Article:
22 May 2007 Acting on a referral by the Government of the Central African Republic (CAR), the Prosecutor of the International Criminal Court (ICC) today announced an investigation into alleged crimes – especially widespread rape – committed there in 2002 and 2003, and voiced support for efforts by the United Nations to achieve a comprehensive solution to ongoing instability in the country.
“My Office has carefully reviewed information from a range of sources. We believe that grave crimes falling within the jurisdiction of the Court were committed in the Central African Republic,” said ICC Prosecutor Luis Moreno-Ocampo in a news release.
“We will conduct our own independent investigation, gather evidence, and prosecute the individuals who are most responsible.”
When the violence peaked during an armed conflict between the government and rebel forces in 2002 and 2003, civilians were killed and raped and homes and stores were looted, the ICC said, citing a preliminary analysis of alleged crimes.
The conflict was characterized by widespread use of rape, and the investigation marks the first time the Prosecutor is examining a situation where allegations of sexual crimes far outnumber alleged killings. “The information we have now suggests that the rape of civilians was committed in numbers that cannot be ignored under international law,” said Mr. Moreno-Ocampo.
At least 600 rape victims were identified in period of 5 months, said the Court, while cautioning that the real numbers are likely higher as sexual violence is customarily underreported.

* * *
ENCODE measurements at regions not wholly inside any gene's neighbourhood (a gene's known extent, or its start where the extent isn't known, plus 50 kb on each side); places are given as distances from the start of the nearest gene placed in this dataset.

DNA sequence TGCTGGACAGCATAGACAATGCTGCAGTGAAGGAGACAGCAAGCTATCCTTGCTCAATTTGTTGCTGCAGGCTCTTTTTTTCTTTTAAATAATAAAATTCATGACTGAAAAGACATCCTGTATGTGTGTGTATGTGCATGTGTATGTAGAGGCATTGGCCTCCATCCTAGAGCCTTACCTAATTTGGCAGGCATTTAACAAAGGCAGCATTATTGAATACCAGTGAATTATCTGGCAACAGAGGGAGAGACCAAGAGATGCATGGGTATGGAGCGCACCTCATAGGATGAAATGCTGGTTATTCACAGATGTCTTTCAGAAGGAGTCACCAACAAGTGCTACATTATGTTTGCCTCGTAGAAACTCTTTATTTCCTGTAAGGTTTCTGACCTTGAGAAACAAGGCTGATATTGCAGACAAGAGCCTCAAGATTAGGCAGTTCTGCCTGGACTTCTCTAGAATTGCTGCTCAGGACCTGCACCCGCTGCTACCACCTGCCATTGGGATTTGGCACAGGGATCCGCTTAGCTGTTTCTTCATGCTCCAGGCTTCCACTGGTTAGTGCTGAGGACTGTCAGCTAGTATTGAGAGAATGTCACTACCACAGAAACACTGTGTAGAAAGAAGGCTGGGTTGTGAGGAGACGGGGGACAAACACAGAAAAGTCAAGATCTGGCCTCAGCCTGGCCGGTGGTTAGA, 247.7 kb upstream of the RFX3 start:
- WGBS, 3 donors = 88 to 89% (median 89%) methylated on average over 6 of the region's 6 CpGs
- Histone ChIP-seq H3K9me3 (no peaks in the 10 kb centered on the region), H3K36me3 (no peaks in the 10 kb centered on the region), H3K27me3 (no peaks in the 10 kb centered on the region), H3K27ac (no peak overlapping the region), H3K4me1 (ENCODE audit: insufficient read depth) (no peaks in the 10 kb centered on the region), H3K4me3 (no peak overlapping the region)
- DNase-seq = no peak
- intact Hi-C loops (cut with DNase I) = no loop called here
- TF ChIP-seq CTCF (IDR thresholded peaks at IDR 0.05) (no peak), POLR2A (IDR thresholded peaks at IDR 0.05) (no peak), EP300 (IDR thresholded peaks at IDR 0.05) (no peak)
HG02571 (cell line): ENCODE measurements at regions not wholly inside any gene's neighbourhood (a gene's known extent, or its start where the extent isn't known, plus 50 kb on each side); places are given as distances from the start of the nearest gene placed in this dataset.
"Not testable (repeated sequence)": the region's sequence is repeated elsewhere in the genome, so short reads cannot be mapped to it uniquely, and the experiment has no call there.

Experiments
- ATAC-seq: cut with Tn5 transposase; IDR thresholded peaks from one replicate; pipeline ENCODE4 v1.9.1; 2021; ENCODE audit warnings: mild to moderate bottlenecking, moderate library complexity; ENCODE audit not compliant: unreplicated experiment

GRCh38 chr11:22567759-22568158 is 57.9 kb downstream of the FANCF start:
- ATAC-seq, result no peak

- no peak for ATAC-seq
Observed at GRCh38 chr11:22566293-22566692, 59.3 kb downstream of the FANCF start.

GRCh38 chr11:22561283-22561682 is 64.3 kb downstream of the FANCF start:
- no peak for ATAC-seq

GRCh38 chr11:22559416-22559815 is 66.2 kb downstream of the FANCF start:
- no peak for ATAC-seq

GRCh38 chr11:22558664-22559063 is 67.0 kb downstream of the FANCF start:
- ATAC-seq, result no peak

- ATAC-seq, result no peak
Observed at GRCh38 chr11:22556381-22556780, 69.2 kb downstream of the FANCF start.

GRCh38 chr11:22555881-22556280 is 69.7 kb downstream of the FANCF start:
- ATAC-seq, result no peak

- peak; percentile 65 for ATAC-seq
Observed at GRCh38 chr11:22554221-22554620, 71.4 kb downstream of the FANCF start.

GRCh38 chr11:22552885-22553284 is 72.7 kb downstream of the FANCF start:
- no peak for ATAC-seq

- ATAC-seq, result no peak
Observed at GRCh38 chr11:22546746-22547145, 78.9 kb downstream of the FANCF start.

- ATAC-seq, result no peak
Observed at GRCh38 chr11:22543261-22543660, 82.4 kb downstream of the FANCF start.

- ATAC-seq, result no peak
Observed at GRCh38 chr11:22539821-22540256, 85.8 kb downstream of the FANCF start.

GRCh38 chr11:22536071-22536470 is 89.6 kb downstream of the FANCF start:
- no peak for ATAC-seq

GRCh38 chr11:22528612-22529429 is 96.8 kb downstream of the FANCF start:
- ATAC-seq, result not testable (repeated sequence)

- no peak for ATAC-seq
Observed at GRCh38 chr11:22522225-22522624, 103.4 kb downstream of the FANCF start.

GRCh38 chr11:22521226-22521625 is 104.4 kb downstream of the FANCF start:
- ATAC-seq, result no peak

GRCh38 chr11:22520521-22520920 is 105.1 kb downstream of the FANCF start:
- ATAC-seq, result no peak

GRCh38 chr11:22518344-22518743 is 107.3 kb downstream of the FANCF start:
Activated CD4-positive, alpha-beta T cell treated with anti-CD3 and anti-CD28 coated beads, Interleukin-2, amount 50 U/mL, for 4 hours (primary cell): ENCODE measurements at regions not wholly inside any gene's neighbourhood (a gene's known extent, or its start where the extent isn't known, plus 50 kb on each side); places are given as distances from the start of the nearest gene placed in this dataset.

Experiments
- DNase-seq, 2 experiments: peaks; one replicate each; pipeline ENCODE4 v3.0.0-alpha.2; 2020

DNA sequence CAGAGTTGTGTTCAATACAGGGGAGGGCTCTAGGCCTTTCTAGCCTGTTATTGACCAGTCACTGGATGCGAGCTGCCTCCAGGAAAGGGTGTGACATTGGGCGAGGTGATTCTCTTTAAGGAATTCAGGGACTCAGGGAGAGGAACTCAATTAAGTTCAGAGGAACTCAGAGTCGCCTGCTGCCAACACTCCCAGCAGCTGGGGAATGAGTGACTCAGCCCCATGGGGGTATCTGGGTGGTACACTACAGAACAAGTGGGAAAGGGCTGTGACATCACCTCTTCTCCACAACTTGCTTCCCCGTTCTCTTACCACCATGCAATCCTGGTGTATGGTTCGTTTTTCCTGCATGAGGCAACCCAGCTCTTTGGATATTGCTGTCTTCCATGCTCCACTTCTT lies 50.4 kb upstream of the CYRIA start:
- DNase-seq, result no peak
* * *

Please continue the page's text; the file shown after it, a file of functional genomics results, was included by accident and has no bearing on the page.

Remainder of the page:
Credible reports indicate that rape has been committed against civilians, including women, young girls and men. There were often aggravating aspects of cruelty such as rapes committed by multiple perpetrators, in front of third persons, with relatives sometimes forced to participate, the ICC said.
Many victims suffered social stigmatization and a number of them were infected with the HIV virus.
“These victims are calling for justice,” Mr. Moreno-Ocampo said.
The CAR’s highest judicial body, the Cour de Cassation, said the national justice system was unable to carry out the complex proceedings necessary to investigate and prosecute the alleged crimes. Under the Rome Statute that created the ICC – and to which CAR is a party – the Court intervenes only when national judicial authorities are unable or unwilling to conduct genuine proceedings.
Even while investigating crimes allegedly committed in 2002 and 2003, the Prosecutor said he will continue to monitor the current situation in the CAR, citing what the Court termed “worrying reports of violence and crimes being committed in the northern areas of the country bordering Chad and Sudan.”
The impact of the conflict in the war-torn Sudanese region of Darfur is widely feared to be spilling over and causing instability in neighbouring States.
The launch of this criminal investigation occurs in the context of insecurity and deteriorating humanitarian conditions in the country, in particular for displaced persons and children,” the ICC said in a news release, voicing support for UN efforts to achieve a comprehensive solution where lasting security can be established, humanitarian assistance delivered, and development and education promoted.
“In the interests of deterring future violence and promoting enduring peace in the region, we have a duty to show that massive crimes cannot be committed with impunity. We will do our part, working through our judicial mandate,” Prosecutor Moreno-Ocampo said.
The CAR Government ratified the Rome Statute on 3 October 2001. The ICC has jurisdiction in CAR since the entry into force of the Rome Statute on 1st July 2002. The Government referred the situation to the Office of the Prosecutor in December, 2004.